The Mortgage Professor
The Mortgage Professor: Beware An Abusive Tactic From Mortgage Loan Originators
Of all the issues that have bedeviled regulators and legislators dealing with consumer protection, perhaps the most troublesome have been the abuses connected to the way mortgage loan originators are compensated.
Most reform proposals aimed at curbing abuses by mortgage brokers don't apply to loan-officer employees of lenders. And many of the less-thoughtful proposals for curbing broker abuses would eliminate the borrower's option to have the lender pay the broker's fee in exchange for a higher rate.
The good news is that there has been progress on this issue. Recent proposals by the Federal Reserve to amend truth-in-lending rules seek to address abuses by loan officers as well as brokers. The revised truth-in-lending rules would also retain the option borrowers currently have in how they pay mortgage brokers.
The problem is not how much loan originators make, but how they make it. Under existing arrangements, loan originators, who deal directly with borrowers, can often increase their income by inducing their customers to make bad choices. This works because most borrowers don't have the information and education needed to protect themselves. Many loan officers don't succumb to this temptation, but too many do.
The abusive tactic that has generated the most controversy centers on payments to brokers by wholesale lenders for delivering interest rates that are higher than the "par rate" -- the rate at zero points. For example, a lender delivering prices to a broker who quotes 5 percent on a 30-year fixed-rate mortgage at zero points might pay 1 point for 5.25 percent, or 2 points for 5.5 percent. (A point is 1 percent of the loan amount). These payments by a lender are called "rebates," or "negative points." When pocketed by a mortgage broker, they are called "yield spread premiums".
There is nothing inherently abusive about yield spread premiums -- quite the contrary, when properly used they help to provide a valuable option to borrowers. But they can be used abusively. Here are illustrations of proper use by an ethical broker, and abusive use by a deceitful one.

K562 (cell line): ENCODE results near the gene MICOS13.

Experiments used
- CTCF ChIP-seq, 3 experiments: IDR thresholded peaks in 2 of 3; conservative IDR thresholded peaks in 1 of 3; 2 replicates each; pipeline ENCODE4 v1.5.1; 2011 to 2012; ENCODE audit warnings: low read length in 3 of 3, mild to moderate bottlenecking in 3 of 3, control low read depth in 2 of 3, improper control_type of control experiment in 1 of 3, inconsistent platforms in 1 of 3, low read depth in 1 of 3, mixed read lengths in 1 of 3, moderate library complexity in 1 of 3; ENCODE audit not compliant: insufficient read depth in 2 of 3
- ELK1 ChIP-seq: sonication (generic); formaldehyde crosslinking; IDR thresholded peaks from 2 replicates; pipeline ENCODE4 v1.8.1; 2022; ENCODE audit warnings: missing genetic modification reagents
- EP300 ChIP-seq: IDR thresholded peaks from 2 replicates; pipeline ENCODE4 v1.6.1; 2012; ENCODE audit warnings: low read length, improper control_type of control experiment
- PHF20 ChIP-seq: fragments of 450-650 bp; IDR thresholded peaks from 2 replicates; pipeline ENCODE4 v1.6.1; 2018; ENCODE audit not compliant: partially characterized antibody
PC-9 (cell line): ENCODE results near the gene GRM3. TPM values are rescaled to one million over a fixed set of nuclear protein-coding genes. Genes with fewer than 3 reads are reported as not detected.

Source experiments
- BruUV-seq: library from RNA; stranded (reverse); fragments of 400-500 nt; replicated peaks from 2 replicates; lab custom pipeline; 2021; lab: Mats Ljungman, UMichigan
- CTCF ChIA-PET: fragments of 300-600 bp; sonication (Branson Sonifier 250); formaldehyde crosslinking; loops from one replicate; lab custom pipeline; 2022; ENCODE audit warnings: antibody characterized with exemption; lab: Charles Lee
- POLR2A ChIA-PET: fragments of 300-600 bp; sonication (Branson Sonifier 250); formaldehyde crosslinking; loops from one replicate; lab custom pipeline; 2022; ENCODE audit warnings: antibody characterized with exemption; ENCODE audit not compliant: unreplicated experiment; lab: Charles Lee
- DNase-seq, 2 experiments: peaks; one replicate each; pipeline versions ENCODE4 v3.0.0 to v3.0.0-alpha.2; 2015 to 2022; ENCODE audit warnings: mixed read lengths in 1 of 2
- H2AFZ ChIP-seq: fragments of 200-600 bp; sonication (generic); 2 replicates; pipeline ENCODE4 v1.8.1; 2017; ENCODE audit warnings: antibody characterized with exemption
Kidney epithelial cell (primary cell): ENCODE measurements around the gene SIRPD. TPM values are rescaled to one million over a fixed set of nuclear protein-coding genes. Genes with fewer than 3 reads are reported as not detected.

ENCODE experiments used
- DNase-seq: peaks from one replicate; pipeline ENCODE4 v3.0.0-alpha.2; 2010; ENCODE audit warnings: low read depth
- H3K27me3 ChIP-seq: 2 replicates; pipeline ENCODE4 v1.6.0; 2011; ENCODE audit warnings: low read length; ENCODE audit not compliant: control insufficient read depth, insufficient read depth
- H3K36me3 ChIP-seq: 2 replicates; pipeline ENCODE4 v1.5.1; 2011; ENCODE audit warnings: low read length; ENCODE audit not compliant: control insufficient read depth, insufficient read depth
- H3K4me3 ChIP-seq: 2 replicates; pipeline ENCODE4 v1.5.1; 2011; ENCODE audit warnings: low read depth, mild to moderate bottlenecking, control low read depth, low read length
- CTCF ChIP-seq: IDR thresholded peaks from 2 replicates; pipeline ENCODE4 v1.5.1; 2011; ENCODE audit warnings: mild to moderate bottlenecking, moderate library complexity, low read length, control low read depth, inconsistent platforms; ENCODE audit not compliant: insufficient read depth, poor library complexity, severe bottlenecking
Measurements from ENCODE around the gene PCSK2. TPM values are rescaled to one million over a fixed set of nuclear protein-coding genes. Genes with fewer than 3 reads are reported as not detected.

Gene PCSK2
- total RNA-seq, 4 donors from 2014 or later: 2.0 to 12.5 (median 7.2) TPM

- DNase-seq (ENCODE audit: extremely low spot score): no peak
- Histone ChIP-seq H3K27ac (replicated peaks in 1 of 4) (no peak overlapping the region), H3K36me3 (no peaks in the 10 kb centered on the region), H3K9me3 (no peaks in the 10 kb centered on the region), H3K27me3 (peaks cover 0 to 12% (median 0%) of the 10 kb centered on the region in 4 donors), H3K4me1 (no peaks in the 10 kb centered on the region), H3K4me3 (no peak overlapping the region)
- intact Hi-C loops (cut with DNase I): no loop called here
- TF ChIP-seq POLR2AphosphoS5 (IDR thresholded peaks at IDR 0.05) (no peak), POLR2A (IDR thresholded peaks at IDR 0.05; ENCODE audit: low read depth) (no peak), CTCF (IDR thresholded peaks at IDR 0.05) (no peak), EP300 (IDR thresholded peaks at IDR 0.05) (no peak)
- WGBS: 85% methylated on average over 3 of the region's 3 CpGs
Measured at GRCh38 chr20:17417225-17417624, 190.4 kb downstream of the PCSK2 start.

Ethical Broker: Mrs. Jones, my fee is 1 point. If you select the 5 percent loan, you will pay me at closing. As an alternative, you can take the 5.25 percent loan and the lender will pay my 1 percent fee.
Deceitful Broker: Mrs. Jones, your rate is 5.5 percent. The good news is that my fee is being paid by the lender so my services to you are free.
Loan officers who work for a single lender can also be abusive, but in a different way. They receive retail prices from their back offices, meaning that their commission is included in the posted price. But the loan officer typically has discretion to charge the borrower more than the posted price, termed an "overage," if he can get the borrower to accept it. The loan officer shares the overage with the firm. Overage abuse has attracted much less attention than yield spread premiums abuse, but there is no reason to believe that it is less pervasive.
The Fed proposal would prohibit payments to mortgage brokers and loan officers that are based on a loan's "terms and conditions," including the interest rate and points. The rule would bar a wholesale lender from paying a broker more for a loan with a higher interest rate than for the same loan with a lower rate. However, the rule would not keep lenders from offering rebates on loans with above-par rates, which brokers could offer to clients to cover their fee or other settlement costs.
The rules are a bit rigid in that a broker must be paid entirely by the borrower or entirely by the lender; he cannot be paid by both. The rationale is that borrowers may get confused if the broker fee is shared by the two parties.
The Fed's proposed rule would also bar lenders from offering higher commissions on loans carrying overages. It doesn't bar overages, but it removes all financial incentives for the originator to charge one. This undercuts claims by the National Association of Mortgage Brokers that efforts to rein in yield spread premiums abuse alone would create an "unequal playing field."
Jack Guttentag is professor of finance emeritus at the Wharton School of the University of Pennsylvania. He can be contacted through his Web site, www.mtgprofessor.com.
© 2009, Jack Guttentag
Distributed by Inman News Features